Chef at a restaurant holding a tray full of carrots. Source: Tina Stafrén/imagebank.sweden.se

Sweden Made Me: Vegetarian

Following the great series of posts that my colleague and good friend Sania started, I will now share my story on how Sweden changed me. Over the past year I’ve learned a lot of things, and I do have to agree with Sania’s post about the force being strong in Sweden (yes, I’m a Star Wars fanboy). The force works in mysterious ways, this time it taught me to be more aware of what I’m eating.

One of the main reasons for me choosing Sweden was sustainability. I wanted to be in a place where sustainability played a huge role, and it was definitely a great decision. A few months ago I would never consider a plant-based diet as an option for me. Fast forward to today, and here I am, being a vegetarian.

Potatoes harvest close-up.

Source: Simon Paulin/imagebank.sweden.se

Sweden is indeed life changing.

To be honest I used to think that vegetarians were a bunch of snobbish people just bashing against steaks and bacon. Sweden indeed made me realize a few things that completely change my paradigm about food and the choices we make everyday before eating. Maybe at this point you are thinking “well, cool story but I’m not really interested in being a vegetarian”, so I won’t try to convience anyone. Instead, I will just share my experience on how Sweden made me realize that everyday decisions have an impact on our environment and how we can change them.

I wrote a post about the documentary “Before the Flood” almost a year ago, and the way we should take action against global warming. My conclusion at that time was: to get involved. A year after, I would say that I’ve learned more things about sustainability just by being in Sweden and asking random questions than in the past 23 years. Yet, I’m no expert at all. I’m just a regular student who is extremely good at taking naps concerned about the environment.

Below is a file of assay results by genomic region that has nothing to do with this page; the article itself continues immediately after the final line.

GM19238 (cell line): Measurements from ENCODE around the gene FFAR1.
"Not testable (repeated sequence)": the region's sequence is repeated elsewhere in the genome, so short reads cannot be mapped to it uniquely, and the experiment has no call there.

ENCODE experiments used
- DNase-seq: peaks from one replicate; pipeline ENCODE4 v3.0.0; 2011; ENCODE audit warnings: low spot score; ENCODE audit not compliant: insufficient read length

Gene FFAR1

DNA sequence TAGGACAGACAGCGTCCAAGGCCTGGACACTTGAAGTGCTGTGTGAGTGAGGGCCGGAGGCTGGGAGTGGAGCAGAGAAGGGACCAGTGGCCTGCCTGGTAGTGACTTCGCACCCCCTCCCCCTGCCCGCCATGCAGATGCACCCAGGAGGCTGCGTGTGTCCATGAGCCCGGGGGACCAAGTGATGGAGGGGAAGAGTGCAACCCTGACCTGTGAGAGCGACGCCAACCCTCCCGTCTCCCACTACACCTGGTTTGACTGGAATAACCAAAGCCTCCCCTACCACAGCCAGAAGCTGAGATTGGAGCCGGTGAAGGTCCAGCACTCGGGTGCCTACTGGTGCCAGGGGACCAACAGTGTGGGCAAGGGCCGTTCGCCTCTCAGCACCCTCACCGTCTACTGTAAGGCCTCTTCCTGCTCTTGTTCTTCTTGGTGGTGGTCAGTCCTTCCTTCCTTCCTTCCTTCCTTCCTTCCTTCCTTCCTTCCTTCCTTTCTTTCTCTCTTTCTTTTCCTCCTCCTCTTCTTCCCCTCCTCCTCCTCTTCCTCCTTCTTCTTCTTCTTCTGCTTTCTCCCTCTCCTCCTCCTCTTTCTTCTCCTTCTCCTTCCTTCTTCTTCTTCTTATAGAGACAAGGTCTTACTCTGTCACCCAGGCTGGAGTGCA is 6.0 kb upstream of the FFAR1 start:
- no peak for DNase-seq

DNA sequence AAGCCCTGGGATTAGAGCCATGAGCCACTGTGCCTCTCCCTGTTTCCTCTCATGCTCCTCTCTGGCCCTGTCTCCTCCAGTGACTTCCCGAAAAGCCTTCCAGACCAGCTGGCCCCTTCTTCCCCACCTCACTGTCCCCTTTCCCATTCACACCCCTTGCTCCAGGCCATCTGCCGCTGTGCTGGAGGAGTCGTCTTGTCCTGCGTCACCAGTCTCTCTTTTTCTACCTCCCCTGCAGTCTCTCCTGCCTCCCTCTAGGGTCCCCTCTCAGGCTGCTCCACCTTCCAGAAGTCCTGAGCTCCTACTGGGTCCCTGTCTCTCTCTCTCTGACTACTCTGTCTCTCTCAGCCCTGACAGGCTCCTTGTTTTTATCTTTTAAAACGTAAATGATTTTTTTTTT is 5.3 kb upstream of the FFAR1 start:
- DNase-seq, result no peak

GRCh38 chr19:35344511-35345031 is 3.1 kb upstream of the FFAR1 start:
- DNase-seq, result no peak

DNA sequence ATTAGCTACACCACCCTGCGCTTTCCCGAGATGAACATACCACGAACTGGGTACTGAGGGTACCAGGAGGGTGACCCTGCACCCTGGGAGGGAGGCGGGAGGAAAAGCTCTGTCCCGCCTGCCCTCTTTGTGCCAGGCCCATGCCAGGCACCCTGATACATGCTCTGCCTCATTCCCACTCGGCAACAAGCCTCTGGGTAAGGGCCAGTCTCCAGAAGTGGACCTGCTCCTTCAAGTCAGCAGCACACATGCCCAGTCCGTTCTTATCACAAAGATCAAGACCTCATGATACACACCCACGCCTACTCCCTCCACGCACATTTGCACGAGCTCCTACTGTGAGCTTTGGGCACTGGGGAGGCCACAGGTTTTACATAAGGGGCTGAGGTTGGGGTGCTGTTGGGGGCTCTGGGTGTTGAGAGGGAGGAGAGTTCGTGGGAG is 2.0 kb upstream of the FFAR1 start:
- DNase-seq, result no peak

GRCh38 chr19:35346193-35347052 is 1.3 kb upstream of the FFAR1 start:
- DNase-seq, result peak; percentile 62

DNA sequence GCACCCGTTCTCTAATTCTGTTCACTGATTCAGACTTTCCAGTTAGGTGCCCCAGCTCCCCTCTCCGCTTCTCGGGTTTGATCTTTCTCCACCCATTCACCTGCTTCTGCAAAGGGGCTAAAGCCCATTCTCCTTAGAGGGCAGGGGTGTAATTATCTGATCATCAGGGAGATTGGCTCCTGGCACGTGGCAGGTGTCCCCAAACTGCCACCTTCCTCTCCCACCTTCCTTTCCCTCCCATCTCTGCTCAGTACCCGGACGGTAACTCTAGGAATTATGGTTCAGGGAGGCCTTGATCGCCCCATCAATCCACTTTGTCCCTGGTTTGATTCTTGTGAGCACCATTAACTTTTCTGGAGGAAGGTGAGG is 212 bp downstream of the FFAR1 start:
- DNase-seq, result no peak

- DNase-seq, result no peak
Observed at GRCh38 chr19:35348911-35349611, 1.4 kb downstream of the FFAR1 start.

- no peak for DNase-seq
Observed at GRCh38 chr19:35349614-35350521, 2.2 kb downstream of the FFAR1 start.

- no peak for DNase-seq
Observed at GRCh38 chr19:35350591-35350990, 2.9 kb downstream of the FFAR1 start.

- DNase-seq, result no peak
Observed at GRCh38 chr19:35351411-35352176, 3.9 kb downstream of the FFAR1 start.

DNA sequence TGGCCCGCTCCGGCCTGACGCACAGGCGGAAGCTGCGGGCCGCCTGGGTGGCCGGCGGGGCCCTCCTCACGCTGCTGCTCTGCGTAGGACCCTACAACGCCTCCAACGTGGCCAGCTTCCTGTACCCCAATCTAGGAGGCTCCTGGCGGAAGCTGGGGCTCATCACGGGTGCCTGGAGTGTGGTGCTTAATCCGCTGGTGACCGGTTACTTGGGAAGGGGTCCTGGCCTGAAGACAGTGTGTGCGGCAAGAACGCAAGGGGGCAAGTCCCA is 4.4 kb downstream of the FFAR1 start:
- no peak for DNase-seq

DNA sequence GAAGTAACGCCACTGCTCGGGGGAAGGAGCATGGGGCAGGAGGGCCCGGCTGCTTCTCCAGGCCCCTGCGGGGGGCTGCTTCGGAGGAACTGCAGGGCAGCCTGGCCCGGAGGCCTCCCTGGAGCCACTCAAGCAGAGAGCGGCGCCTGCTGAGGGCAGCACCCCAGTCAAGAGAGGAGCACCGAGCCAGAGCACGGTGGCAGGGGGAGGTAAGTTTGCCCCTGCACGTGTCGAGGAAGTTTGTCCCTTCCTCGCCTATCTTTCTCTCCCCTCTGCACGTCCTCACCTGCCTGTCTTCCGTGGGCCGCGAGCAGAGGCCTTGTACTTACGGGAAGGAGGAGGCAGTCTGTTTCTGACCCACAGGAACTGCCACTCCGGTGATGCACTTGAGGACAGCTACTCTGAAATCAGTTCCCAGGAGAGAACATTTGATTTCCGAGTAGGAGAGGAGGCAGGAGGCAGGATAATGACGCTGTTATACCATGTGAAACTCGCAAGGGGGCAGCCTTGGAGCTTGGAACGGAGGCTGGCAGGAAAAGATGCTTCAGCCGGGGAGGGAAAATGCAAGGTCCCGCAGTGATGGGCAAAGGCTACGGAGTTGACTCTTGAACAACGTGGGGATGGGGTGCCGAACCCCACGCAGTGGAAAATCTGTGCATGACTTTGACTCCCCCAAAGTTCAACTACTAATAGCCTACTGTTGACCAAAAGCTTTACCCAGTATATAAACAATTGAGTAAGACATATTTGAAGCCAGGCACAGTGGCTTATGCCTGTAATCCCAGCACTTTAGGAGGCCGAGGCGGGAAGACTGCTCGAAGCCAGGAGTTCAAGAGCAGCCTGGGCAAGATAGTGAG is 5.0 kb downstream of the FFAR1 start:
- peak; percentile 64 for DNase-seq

My food choices are different now.

My flatmate is vegan, and our conversations are 60% about food, 15% of “how hard the life of a student is (according to us)”, 20% about football and 5% about video games, memes and random stuff that happens on the internet. Out of that 60% mostly it was me asking questions. Until one day I said “what the heck! Let’s just try some vegetarian food”. Slowly I tried more and different stuff, different combinations that I would never consider. After long conversations, a few hours reading different articles online, looking at videos, documentaries, and many other life events. I decided to try out a vegetarian diet.

If you are curious about how does current food production impacts our environment, there are a lot of documentaries online, and a lot of scientific articles about it. I like this one in particular.

Organic farming in a greenhouse.

Source: Simon Paulin/imagebank.sweden.se

Organic farming outdoors.

Source: Simon Paulin/imagebank.sweden.se

The results (so far)…

All these different interactions that I had, showed me that there is a better alternative to our food choices. It’s been a slow transition, and I still need to gather more information to make better decisions, but so far so good. My main driving force for changing my diet is: to lower my carbon footprint in this planet as much as I can. Of course there are many benefits as a consequence of a plant-based diet, but for me it’s all about improving sustainability.

Another great thing that I found out, is that it is so easy to be vegetarian in Sweden (I haven’t tried it yet in Mexico or anywhere else, but I’m sure that there are ways of making your way through). Elke had a similar experience, she also became vegetarian in Sweden and wrote a few great posts about it.

It is amazing how steping outside of the comfort zone often has positive results. I would never consider being vegetarian before coming to Sweden, and it is even more amazing to talk with people and hear similar stories on how Sweden changed them, how they are taking actions to become better persons.

Andrés

Mexican student doing a MSc in Automotive Engineering at Chalmers. I live in Gothenburg, Sweden. Email your questions, comments or requests to andres.studyinsweden@gmail.com
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